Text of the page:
A couple of weeks ago I began this series on ARM with a discussion of the company’s unique business model. In covering semiconductor companies we’ve come across many that are fabless, but it’s very rare that you come across a successful semiconductor company that doesn’t even sell a chip. ARM’s business entirely revolves around licensing IP for its instruction set as well as its own CPU (and now GPU and video) cores.

Before we get into discussions of specific cores, it’s important to talk about ARM’s portfolio as a whole. In the PC space we’re used to focusing on Intel’s latest and greatest microarchitectures, which are then scaled in various ways to hit lower price targets. We might see different core counts, cache sizes, frequencies and maybe even some unfortunate instruction set tweaking but for the most part Intel will deliver a single microarchitecture to cover the vast majority of the market. These days, this microarchitecture is simply known as Core.

Back in 2008, Intel introduced a second microarchitecture under the Atom brand to target lower cost (and lower power) markets. The combination of Atom and Core spans the overwhelming majority of the client computing market for Intel. The prices of these CPUs range from the low double digits with Atom to many hundreds of dollars for the highest end Core processors (the most expensive desktop Haswell is $350, however mobile now extends up to $1100). There are other designs that target servers (which are then repurposed for ultra high-end desktops), but those are beyond the scope of this discussion for now.

If we limit our discussion to personal computing devices (smartphones, tablets, laptops and desktops), where Intel uses two microarchitectures ARM uses three. The graphic below illustrates the roadmap:

You need to somewhat ignore the timescale on the x-axis since those dates really refer to when ARM IP is first available to licensees, not when products are shipping to consumers, but you get an idea for the three basic vectors of ARM’s Cortex A-series of processor IP. Note that there are also Cortex R (embedded) and Cortex M (microcontroller) series of processor IP offered as well, but once again those are beyond the scope of our discussion here.

If we look at currently available cores, there’s the Cortex A15 on the high end, Cortex A9 for the mainstream and Cortex A7 for entry/low cost markets. If we’re to draw parallels with Intel’s product lineup, the Cortex A15 is best aligned with ultra low power/low frequency Core parts (think Y-series SKUs), while the Cortex A9 vector parallels Atom. Cortex A7 on the other hand targets a core size/cost/power level that Intel doesn’t presently address. It’s this third category labeled high efficiency above that Intel doesn’t have a solution for. This answers the question of why ARM needs three microarchitectures while Intel only needs two: in mobile, ARM targets a broader spectrum of markets than Intel.

Dynamic Range

If you’ve read any of our smartphone/tablet SoC coverage over the past couple of years you’ll note that I’m always talking about an increasing dynamic range of power consumption in high-end smartphones and tablets. Each generation performance goes up, and with it typically comes a higher peak power consumption. Efficiency improvements (either through architecture, process technology or both) can make average power in a reasonable workload look better, but at full tilt we’ve been steadily marching towards higher peak power consumption regardless of SoC vendor. ARM provided a decent overview of the CPU power/area budget as well as expected performance over time of its CPU architectures:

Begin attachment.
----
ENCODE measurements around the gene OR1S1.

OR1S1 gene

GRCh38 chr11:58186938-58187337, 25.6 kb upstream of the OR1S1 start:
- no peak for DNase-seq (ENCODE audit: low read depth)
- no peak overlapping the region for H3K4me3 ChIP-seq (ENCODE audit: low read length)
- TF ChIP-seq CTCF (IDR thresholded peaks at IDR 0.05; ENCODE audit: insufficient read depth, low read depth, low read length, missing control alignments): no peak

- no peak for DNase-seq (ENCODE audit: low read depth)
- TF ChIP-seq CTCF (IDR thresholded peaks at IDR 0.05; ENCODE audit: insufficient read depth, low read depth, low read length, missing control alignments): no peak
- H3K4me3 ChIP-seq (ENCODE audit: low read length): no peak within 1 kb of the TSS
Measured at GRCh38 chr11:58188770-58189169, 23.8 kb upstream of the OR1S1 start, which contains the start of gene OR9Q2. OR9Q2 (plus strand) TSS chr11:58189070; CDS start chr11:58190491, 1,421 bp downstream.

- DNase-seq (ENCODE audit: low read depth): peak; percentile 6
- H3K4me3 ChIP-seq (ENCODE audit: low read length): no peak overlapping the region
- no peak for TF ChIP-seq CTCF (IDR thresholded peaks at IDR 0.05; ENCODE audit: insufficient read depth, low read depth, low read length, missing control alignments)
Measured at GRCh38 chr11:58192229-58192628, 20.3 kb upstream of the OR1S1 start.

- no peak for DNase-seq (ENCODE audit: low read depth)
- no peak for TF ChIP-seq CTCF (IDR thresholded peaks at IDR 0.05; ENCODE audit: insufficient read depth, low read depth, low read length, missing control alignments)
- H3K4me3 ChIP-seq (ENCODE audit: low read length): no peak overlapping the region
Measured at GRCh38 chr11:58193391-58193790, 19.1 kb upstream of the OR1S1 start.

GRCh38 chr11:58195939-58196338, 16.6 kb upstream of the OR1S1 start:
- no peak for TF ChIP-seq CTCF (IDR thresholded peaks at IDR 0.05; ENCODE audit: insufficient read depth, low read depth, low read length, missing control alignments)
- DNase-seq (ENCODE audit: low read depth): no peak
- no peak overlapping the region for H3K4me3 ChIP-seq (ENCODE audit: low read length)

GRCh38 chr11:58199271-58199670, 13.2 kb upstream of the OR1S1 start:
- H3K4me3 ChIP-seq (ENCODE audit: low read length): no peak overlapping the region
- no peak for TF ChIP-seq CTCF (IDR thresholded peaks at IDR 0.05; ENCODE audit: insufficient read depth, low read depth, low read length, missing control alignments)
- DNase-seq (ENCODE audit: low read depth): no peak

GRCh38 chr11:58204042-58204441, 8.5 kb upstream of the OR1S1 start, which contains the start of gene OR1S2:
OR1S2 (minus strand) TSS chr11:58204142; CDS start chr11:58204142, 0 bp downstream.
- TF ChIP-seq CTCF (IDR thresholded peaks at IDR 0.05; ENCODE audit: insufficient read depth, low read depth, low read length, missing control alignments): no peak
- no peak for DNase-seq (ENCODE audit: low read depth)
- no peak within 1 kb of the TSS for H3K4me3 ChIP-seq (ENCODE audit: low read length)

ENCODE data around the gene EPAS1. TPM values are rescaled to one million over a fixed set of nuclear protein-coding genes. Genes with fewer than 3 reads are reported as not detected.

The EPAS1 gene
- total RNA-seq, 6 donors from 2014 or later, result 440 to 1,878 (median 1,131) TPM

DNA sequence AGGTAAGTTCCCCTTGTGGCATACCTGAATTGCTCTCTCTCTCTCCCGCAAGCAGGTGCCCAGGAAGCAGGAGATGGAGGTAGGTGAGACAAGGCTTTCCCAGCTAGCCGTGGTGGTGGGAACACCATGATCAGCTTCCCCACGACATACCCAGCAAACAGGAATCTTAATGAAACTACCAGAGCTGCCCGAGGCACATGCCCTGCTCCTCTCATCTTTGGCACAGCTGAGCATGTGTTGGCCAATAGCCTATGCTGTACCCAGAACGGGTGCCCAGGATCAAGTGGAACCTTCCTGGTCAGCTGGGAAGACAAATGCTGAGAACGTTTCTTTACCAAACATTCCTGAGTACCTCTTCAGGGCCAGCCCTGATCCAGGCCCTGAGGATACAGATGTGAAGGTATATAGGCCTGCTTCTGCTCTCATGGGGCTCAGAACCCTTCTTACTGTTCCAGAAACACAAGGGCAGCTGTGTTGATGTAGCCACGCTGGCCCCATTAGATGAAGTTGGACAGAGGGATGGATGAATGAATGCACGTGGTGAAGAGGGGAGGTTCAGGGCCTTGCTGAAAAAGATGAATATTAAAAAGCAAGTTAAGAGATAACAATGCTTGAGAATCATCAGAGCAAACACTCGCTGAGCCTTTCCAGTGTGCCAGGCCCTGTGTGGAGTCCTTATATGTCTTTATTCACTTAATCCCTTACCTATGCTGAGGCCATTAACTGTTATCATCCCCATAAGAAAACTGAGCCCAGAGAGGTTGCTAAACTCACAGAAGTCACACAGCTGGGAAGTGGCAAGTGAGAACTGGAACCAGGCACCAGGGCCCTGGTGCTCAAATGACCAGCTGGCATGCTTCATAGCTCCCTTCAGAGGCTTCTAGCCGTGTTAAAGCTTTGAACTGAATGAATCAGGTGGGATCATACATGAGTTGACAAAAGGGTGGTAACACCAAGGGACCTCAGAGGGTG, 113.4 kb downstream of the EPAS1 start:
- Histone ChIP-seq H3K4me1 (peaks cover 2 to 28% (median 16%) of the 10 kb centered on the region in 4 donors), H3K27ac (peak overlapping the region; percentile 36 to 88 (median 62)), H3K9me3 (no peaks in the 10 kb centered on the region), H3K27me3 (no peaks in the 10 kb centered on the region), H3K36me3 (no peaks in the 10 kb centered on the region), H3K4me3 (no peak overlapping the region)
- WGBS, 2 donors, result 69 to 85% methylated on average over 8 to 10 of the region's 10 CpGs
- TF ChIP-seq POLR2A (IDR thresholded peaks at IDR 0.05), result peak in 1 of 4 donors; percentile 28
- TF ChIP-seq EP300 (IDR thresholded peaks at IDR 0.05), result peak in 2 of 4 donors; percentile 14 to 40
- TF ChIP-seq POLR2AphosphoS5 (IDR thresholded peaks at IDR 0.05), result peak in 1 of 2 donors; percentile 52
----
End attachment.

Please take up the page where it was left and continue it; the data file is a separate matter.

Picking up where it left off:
Looking at the performance segment alone, we’ll quickly end up with microarchitectures that are no longer suited for mobile, either because they’re too big/costly or they draw too much power (or both).

The performance vector of ARM CPU IP exists because ARM has its sights set higher than conventional smartphones. Starting with the Cortex A57, ARM hopes to have a real chance in servers (and potentially even higher performance PCs, Windows RT and Chrome OS being obvious targets).

Although we see limited use of ARM’s Cortex A15 in smartphones today (some international versions of the Galaxy S 4), it’s very clear that for most phones a different point on the power/performance curve makes the most sense.

The Cortex A8 and A9 were really the ARM microarchitectures that drove smartphone performance over the past couple of years. The problem is that while ARM’s attentions shifted higher up the computing chain with Cortex A15, there was no successor to take the A9’s place. ARM’s counterpoint would be that Cortex A15 can be made suitable for lower power operation, however its partners (at least to date) seemed to be focused on extracting peak performance from the A15 rather than pursuing a conservative implementation designed for lower power operation. In many ways this makes sense. If you’re an SoC vendor that’s paying a premium for a large die CPU, you’re going to want to get the most performance possible out of the design. Only Apple seems to have embraced the idea of using die area to deliver lower power consumption.

The result of all of this is that the Cortex A9 needed a successor. For a while we’d been hearing about a new ARM architecture that would be faster than Cortex A9, but lower power (and lower performance) than Cortex A15. Presently, the only architecture in between comes from Qualcomm in the form of some Krait derivative. For ARM to not let its IP licensees down, it too needed a solution for the future of the mainstream smartphone market. Last month we were introduced to that very product: ARM’s Cortex A12.